But I liked the eagle detail on the stone. Today, I tried to find out some information about this man … and I really didn’t get very far. Between Ancestry and Find a Grave, I found that Archibald Glenn Ferguson was born in 1816 in Kentucky, and died on March 26, 1883 in Murfreesboro, TN.
Here is a much better close-up photo of the inscription, courtesy of SunCacher on Find a Grave. But I still wondered why, if this man died in Tennessee, why this stone is here in Indiana. And I couldn’t find any information at all.
I did look to see if there were any Civil War battles in Murfreesboro and found that there was a particular ferocious one, The Battle of Stones River, which lasted from December 31, 1862 to January 2, 1863. While I don’t know if Mr. Ferguson was there, it would make sense to me that he was — and I’m thinking that perhaps he died from injuries sustained in the battle. However, I still have no idea why he was brought back to Indiana (or at least, that this stone is here).
Welcome to week #21 of Taphophile Tragics on this blog! I appreciate everyone’s support for this meme — and I’m going to do my best to keep this up as a weekly meme. 🙂 My list of links appears on a separate page — I’m sorry, but until I bite the bullet and upgrade to the pay version of WordPress (which, right now, I’m debating), this is how the Linky works. I have looked at other linky programs, and none of them seem to work seamlessly with the free version of WordPress.
My list of links is Powered by Linky Tools — please Click here to enter your link and view this Linky Tools list…
My eye was caught by this name, first, and then by the dates, which told me he died during the time of the Civil War.Unfortunately, I didn’t find much about Garrick Mallery, although I found his name on a roster for this infantry company, which showed that he mustered in on July 18, 1862
1962, and died in Scottsville, Kentucky on November 13, 1862. So, he didn’t serve very long at all.
There is a Wikipedia article about this unit, if you’d like to read more.
This stone may be found in the Riverside Cemetery in Noblesville, Indiana, where the rest of his family appears to be, as well.
I am following the same rules for this meme that Julie had set up, and have all the information on my page for Taphophile Tragics. Please include some details of the cemetery in which you took your photographs, and link directly to your post, rather than simply to your blog in general. I enjoy hosting, and seeing everyone’s posts! If you have any questions or comments about my hosting (or anything else), please leave a comment or send me an email (Liquidityoftime @ gmail dot com)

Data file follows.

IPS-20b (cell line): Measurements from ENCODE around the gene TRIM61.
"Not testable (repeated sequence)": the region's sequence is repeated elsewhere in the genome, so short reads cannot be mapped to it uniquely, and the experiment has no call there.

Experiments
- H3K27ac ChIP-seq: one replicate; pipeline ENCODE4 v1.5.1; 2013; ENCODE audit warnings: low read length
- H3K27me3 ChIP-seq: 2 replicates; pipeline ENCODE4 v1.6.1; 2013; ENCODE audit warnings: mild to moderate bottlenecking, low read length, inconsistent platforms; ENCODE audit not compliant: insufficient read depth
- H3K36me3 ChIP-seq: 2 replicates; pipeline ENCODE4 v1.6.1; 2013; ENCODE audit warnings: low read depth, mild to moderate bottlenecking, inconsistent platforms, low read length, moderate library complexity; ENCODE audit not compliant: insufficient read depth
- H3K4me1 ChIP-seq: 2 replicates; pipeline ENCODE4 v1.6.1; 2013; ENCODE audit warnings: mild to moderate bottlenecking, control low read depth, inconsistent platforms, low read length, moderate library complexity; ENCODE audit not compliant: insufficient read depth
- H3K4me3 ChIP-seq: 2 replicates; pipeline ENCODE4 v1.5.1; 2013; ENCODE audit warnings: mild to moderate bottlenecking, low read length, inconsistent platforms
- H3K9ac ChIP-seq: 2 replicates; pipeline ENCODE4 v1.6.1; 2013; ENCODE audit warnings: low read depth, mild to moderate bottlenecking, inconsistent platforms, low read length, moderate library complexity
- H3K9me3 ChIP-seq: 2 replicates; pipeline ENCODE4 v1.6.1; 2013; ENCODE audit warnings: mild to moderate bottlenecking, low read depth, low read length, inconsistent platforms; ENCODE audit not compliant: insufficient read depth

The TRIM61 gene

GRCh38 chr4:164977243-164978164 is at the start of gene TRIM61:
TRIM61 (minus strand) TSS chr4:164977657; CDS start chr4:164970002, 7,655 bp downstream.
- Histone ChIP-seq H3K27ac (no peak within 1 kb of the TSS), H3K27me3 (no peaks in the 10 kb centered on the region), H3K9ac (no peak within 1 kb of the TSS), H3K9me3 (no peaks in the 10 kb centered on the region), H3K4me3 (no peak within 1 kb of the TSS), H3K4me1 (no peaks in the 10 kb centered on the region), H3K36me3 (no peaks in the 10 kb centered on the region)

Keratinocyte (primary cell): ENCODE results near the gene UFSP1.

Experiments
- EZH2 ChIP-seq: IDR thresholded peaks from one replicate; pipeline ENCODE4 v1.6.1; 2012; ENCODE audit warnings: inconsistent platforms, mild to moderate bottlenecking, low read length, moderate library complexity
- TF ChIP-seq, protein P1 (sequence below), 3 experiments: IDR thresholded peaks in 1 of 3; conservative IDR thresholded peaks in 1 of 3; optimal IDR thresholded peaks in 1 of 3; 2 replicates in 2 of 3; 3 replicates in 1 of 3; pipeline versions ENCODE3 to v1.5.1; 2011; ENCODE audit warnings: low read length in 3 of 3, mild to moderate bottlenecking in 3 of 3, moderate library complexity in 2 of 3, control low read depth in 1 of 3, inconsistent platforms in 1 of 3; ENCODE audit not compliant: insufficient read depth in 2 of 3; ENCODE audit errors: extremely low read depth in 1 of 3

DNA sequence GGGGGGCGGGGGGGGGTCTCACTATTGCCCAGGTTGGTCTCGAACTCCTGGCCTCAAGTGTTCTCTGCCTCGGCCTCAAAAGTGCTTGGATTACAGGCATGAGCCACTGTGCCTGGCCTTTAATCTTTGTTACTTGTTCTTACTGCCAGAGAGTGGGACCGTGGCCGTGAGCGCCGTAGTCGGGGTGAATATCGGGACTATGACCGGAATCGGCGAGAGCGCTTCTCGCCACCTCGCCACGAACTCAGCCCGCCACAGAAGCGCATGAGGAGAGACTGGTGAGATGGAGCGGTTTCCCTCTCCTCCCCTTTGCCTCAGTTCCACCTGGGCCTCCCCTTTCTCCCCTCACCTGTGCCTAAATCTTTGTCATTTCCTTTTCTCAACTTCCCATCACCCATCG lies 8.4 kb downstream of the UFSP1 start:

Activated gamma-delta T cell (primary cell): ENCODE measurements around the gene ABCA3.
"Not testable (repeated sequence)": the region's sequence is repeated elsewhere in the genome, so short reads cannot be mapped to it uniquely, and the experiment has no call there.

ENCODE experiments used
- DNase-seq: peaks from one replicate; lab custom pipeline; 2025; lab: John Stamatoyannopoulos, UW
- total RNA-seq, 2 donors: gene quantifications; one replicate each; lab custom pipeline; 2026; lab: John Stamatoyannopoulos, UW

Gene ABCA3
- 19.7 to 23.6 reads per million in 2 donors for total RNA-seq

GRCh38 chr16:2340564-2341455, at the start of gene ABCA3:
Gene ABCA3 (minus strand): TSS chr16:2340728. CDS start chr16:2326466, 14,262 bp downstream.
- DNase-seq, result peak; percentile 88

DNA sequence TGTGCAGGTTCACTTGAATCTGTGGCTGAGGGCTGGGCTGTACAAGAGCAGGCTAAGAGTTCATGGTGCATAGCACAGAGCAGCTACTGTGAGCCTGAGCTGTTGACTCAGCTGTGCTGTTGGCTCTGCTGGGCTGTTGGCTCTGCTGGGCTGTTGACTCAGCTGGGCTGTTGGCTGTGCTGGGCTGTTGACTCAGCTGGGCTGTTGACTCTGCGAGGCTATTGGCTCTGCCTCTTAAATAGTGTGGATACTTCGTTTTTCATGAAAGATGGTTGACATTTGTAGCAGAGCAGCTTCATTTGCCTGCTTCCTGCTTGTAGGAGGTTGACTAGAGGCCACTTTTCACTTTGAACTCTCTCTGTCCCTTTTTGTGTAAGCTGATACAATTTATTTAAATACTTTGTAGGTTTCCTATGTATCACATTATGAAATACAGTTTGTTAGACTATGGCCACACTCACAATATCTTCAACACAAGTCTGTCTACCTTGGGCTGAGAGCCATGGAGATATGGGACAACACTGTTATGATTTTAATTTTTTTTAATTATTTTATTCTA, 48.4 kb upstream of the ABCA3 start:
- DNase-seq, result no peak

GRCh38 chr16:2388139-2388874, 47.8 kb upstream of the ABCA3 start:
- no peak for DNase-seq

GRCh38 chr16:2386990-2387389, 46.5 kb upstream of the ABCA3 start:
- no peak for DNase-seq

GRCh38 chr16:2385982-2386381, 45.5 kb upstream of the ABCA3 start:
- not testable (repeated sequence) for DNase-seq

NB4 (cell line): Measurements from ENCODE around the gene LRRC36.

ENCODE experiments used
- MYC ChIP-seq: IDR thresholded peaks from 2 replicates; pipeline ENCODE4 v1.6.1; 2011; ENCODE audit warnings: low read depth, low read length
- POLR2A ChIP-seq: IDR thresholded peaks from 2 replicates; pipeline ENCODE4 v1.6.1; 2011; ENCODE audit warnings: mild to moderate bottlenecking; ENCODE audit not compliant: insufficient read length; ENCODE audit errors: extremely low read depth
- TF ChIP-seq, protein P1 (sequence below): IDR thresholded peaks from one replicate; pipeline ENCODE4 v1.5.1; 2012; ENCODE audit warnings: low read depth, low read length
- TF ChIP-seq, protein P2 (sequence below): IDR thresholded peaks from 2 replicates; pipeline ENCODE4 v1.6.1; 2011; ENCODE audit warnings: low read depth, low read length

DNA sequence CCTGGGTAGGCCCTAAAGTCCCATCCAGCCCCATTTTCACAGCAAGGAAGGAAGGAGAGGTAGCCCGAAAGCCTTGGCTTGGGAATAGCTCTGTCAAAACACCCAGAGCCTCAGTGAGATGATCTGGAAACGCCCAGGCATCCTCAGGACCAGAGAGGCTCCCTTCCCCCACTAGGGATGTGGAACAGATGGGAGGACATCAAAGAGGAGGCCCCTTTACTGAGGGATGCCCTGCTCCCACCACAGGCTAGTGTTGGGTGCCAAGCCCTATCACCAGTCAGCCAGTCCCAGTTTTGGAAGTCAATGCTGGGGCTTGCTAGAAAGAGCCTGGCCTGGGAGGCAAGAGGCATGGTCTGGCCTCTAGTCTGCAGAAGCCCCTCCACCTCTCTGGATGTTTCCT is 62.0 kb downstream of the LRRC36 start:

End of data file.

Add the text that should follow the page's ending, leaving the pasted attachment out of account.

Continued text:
Welcome to Week #11 of Taphophile Tragics on this blog! My list of links is Powered by Linky Tools –– please Click here to enter your link and view this Linky Tools list… … which will open in a new page (sorry ….. unless I pay for the full WordPress, this is the best the Linky can do).
I am following the same rules for this meme that Julie had set up, and have all the information on my page for Taphophile Tragics. Please include some details of the cemetery in which you took your photographs, and link directly to your post, rather than simply to your blog in general. The list of links is scheduled to open Monday and close on Friday evening.
I enjoy hosting, and seeing everyone’s posts! If you have any questions or comments about my hosting (or anything else), please leave a comment or send me an email (Liquidityoftime @ gmail dot com)
On FindaGrave, someone had found more information about her husband, Isom. That person found this: Isom (called “Joshua” on the 1850 census) Wickersham was born 03 Jan 1833 in Wayne Co.,IN. He was the son of William G WICKERSHAM (B.16 Mar 1809/D.30 Jun 1855) and Idema A LLOYD (B.04 Jun 1836/D.01 Jan 1896). He married Esther E O’Reper on 07 Jul 1853 in Wayne Co., IN.
I found the Wickershams in the 1860 census, which shows Isom as a farmer, and lists him, Esther, and three children: Drodema (sp?), William and Mary. I found him again in the 1880 census, which lists his as “Isam” – and which lists him as a farmer, with Esther, his wife, and three children: William, Meary and Rachel.
It’s interesting to note that there were quite a few people with the last name Wickersham in the Indiana census, especially in the 1880 census.
“They rest from their labor” in Old Carmel Cemetery in Carmel, Indiana. I found them in the 1870 census for Clay Township, Indiana — He was listed as being a farmer, while his wife kept house. They show 2 children in their house, Rhoda and Thomas, and also one other person, Calvin, age 36, whose occupation is listed as a teacher. I assume he was related to Clarkson, and was living with them while teaching.
I’m participating in Cemetery Sunday, hosted over at Beneath Thy Feet.
The marker caught my eye because of his unusual name. I found other Absalom Gunyons in different census records, such as 11 year-old Absalom Gunyon in the 1860 census record of Wayne County, Indiana — and obviously, this isn’t the same person as the one in this cemetery, as he’s much too young. There’s an “A Gunyon” who also shows up in two different census years in Indiana, but the age is also wrong to be this particular person. So perhaps the name wasn’t as unusual as I thought.
To see more Cemetery Sunday posts, please visit Beneath Thy Feet.